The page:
Taking a step back from the debate, Cyprus has many traits that are akin to a Mediterranean model of Capitalism, as this is described in the comparative political economy literature (Amable, 2004). More precisely, this relates to the dominant and influential role of the state in the economy (as a strategic planner, an entrepreneur/owner of public utility enterprises and an employer, with a disproportionate amount of people being employed by the state) and a rather fragmented and unevenly developed welfare system (with peaks of generosity accompanied by macroscopic gaps of protection and relatively more employment than social protection (Ferrera, 1996)). Given this, the Cyprus government could have, especially given the global crisis, pursued those measures that touched upon long-lasting inefficient government practices that cost a great deal of money. For example, making the wage indexation system more just and restructuring it so as to protect the earnings of those in real need; prioritising the need to better target government allowances and benefits; taxing allowances in the public sector; strengthening the inland revenue department so as to combat tax evasion; facilitating foreign investment by eliminating red tape and many others. There is no doubt that such measures could have been pursued with greater commitment and no time delay.

Furthermore and equally importantly, Cyprus, having suffered extensively from the collapse of the banking sector, should more eagerly pursue the establishment of a stronger and more efficient supervisory and regulatory framework, not only at the national but also at the European level. This would help in making the system more transparent and prevent future mistakes by bankers which could possibly jeopardise the whole economy for the sake of short-term profits and bonuses.

Hope for Cyprus is all but lost but the bigger the delay in adopting measures, the more the economic uncertainty will be prolonged with additional adverse effects on the economy. The on-going blame game between politicians has done enough damage already. 

 

References:

  • Amable B. (2004) The Diversity of Modern Capitalism, Oxford University Press
  • Ferrera, M. (1996) ‘Southern Model of Welfare in Social Europe’, Journal of European Social Policy, 6 (1), pp. 17-37
  • IMF (2011) Cyprus Country Report No. 11/331 

 

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One Response to Blame game persists as Cyprus’s quest for a bailout has turned into a saga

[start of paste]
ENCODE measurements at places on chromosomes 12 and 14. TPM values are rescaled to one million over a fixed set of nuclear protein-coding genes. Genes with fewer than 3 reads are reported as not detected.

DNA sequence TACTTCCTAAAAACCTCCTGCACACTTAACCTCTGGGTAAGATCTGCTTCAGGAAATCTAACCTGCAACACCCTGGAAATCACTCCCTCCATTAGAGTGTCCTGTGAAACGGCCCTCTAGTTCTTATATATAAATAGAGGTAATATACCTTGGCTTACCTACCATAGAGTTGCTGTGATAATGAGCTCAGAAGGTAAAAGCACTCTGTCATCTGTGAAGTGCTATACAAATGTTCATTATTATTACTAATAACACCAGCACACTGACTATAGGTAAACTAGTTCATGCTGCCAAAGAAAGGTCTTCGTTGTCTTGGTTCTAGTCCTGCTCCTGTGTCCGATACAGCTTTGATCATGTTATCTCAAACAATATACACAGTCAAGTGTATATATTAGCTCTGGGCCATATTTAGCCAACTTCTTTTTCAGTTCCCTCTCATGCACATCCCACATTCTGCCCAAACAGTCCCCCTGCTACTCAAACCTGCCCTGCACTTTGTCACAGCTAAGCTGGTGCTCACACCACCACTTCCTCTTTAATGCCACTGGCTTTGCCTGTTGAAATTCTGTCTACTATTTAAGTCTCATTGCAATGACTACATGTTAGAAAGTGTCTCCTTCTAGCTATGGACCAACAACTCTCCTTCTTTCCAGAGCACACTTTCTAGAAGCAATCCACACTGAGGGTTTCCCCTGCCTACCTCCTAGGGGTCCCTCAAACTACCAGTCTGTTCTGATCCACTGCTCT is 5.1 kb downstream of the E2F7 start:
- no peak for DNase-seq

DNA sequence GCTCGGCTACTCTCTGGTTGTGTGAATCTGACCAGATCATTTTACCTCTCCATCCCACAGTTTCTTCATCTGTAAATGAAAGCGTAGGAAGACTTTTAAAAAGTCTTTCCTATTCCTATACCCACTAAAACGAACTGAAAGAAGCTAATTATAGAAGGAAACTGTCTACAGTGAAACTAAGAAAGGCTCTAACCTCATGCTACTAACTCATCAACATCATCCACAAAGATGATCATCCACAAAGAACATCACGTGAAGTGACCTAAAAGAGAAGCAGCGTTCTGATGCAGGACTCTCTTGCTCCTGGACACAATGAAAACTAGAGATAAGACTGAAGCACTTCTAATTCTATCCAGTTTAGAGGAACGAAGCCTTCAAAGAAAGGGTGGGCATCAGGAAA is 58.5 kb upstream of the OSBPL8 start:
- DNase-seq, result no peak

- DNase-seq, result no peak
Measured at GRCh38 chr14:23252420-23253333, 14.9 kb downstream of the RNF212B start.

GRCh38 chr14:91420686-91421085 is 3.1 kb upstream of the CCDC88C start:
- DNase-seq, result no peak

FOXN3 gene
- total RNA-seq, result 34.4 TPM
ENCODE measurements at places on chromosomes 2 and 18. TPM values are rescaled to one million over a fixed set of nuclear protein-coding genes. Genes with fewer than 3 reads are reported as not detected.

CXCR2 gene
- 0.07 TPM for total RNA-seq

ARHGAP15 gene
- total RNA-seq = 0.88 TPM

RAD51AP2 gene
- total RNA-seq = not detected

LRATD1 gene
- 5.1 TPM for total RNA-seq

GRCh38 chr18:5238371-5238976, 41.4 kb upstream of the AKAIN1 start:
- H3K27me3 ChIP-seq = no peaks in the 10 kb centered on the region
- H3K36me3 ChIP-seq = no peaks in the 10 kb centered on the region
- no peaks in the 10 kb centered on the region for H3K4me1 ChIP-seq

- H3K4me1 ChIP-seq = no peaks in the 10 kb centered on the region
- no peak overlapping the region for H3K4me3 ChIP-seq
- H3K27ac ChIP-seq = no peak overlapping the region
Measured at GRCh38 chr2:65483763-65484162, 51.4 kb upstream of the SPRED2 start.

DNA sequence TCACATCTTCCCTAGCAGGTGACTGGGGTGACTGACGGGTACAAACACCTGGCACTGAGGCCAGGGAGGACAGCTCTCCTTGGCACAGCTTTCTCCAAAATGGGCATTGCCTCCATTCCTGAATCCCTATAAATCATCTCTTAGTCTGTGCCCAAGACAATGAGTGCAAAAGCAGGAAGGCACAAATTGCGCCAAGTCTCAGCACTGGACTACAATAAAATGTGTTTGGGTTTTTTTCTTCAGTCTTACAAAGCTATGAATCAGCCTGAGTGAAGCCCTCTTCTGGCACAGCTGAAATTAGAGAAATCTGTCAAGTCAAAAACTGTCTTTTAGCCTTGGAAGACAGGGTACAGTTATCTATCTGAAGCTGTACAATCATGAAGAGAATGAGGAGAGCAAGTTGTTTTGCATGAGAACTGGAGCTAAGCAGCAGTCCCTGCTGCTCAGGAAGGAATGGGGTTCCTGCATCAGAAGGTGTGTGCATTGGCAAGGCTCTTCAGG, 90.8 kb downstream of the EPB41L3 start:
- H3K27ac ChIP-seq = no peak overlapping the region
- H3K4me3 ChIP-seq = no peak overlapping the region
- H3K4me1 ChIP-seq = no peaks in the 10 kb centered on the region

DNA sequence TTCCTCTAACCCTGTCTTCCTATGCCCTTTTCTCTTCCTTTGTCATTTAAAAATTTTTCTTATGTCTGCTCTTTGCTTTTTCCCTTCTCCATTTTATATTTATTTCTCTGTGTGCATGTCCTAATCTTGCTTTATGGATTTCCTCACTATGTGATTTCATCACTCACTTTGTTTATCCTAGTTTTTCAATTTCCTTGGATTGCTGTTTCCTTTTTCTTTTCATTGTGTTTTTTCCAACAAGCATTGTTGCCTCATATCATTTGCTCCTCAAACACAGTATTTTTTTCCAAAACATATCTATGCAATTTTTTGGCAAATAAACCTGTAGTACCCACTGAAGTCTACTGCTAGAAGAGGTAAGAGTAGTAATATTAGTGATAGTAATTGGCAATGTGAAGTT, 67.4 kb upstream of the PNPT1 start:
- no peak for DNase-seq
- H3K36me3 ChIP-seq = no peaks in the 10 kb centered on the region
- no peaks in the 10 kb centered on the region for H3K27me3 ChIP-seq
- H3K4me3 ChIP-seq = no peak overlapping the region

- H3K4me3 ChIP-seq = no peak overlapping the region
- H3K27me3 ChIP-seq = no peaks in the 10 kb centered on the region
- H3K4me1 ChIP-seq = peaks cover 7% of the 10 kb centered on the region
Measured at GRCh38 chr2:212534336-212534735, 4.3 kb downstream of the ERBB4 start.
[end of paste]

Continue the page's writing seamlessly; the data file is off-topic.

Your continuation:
1. PJM says:

    In my comment in Eurasia Review (PJM – Posted on 30/08/2012) I referred to a paper by two research economists at the IMF. Here is the URL for a pdf file of this paper: http://www.imf.org/external/pubs/ft/wp/2012/wp12202.pdf
    I suggest that all readers have a quiet read of this paper. It explains how the present fractional reserve banking system works, and explains just why it is so unstable and leads inevitably to booms and busts.
    It also explains a viable alternative, full-reserve banking, and verifies, by running it on the IMF’s very sophisticated mathematical computer model, that this would be a vastly more efficient banking system than the present fractional reserve one.
    If the EU broke up, with each member state reverting to its original currency, but running a full-reserve banking system, and at the same time each former EU nation state agreed to belong to a European Free Trade Zone (EFTZ), with freely floating exchange rates, Europe could boom like never before. With a full-reserve banking system, each nation state’s government would have no need to go into debt.
    The overall cost to the members of the EFTZ from having to pay for a small army of forex traders would pale into insignificance when compared with the crippling cost of the bloated, highly inefficient EU parliament and EU bureaucracy.
    The ordinary people going about their daily lives would still enjoy unencumbered travel between member countries, and as more than 99% of their transactions are done using EFTPOS cards, it would not matter one iota that there was no longer a common currency.
    By withdrawing from the EU, adopting a full reserve banking system and a new currency − “cyprachma” is the first name that came into my head − Cyprus could lead the countries of Europe, particularly the southern ones, out of the EU and in to economic freedom the likes of which they have never before experienced. Government debt would become a thing of the past, and so would the power of the banks to create, ex nihilo, debt-based currency – which is the fundamental cause of the global financial crisis.
    A new era of debt-free steady growth awaits those who are bold enough and fearless enough to make it happen.